For new Glock shooters: Jams and "Limp Wristing"
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  1. #1
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    cohland's Avatar
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    For new Glock shooters: Jams and "Limp Wristing"

    If you are new Glock handguns, you may experience some ammunition feeding or cycling problems (usually called "jams") as you begin to familiarize yourself with your pistol. This note attempts to explain a common cause of these malfunctions, and to prescribe a cure.

    The Glock is a recoil-operated pistol: in order for it to cycle completely (fire, extract, eject, reload) the slide must fully retract under recoil and then go fully forward into battery.


    • If the slide retracts and closes fully, after firing the empty cartridge case is extracted from the chamber and ejected from the breech, then a new cartridge is stripped off the magazine by the slide and loaded into the chamber, ready for the next shot.



    • If the slide does not retract fully, depending on how far it cycles you may experience a variety of malfunctions, including failure to extract fully, failure to eject completely, or ammunition feeding jams.


    During the recoil operation cycle, the pistol frame must be held steady against the pressure of the slide recoiling. If the pistol is not held steady, the slide will not retract fully and the cycle will not complete, resulting in a jam.

    The comparatively light weight of the Glock offers less inertia than a heavier steel-framed pistol to resist recoil and help the pistol cycle. You must replace that inertia with a firmer grip in order to make the Glock function smoothly. This is the case with every other lightweight polymer-framed pistol, it is not unique to Glock.

    If you don’t hold the pistol firmly, allowing it to move back too much under recoil, you are preventing the slide from retracting fully, and you will experience cycling problems. This inability to control the pistol sufficiently is often called “limp wristing”, an odd but accurate description of the cause.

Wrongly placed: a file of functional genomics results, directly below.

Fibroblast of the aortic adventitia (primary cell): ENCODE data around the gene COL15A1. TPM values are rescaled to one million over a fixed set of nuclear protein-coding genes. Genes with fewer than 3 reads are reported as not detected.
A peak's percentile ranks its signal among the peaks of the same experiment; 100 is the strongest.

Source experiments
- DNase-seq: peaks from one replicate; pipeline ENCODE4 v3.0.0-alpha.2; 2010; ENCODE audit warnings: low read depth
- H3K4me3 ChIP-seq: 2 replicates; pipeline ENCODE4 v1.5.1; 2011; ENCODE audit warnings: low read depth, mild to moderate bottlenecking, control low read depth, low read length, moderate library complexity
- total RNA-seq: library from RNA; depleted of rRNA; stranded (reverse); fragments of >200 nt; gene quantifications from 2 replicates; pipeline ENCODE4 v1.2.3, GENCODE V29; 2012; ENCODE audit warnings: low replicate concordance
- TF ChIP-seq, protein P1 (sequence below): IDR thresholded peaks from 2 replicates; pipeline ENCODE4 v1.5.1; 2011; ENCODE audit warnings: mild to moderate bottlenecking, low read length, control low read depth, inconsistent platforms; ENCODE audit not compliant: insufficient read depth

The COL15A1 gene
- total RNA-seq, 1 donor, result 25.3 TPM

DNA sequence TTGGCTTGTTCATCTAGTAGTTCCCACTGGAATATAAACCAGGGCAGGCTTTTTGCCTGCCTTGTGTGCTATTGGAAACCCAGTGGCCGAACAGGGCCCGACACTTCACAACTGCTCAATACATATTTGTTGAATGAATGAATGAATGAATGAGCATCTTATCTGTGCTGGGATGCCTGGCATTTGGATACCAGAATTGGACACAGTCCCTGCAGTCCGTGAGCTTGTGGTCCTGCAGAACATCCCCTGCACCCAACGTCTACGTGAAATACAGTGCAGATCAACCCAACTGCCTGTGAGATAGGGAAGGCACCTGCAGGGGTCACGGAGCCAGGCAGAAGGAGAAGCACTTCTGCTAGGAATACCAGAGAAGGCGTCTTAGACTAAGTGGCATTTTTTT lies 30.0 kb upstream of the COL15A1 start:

The cure for this problem is a correct, firm grip. I recommend the two-handed “thumbs forward” grip, which is very commonly taught in handgun instruction.

    We have literally dozens of threads on this topic, here is one to begin with: While At the Range (How to Grip a Glock Pistol)

    Chris
    Last edited by cohland; 08-29-2016 at 11:52 AM.
    "Better to remain silent and be thought a fool than to speak out and remove all doubt."

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    TheLaw's Avatar
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    Interesting tip. I am recently a new owner of a glock 19 gen 4. I love it, but i would like to know of you had anymore tips for me?

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    Quote Originally Posted by Sarah_Jane View Post
    Interesting tip. I am recently a new owner of a glock 19 gen 4. I love it, but i would like to know of you had anymore tips for me?
    Did you follow the link at the end of that post? If not, please do so, it takes you to some other popular posts.

    Chris
    "Better to remain silent and be thought a fool than to speak out and remove all doubt."

    Abraham Lincoln



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    Yes, shoot it a lot, shoot it safely, clean and lube your GLOCK every time, and enjoy it!
    In proper hands, the Glock serves just as well as the 1911 - at conversational distances. And such distances are the rule in defensive combat.
    - Jeff Cooper

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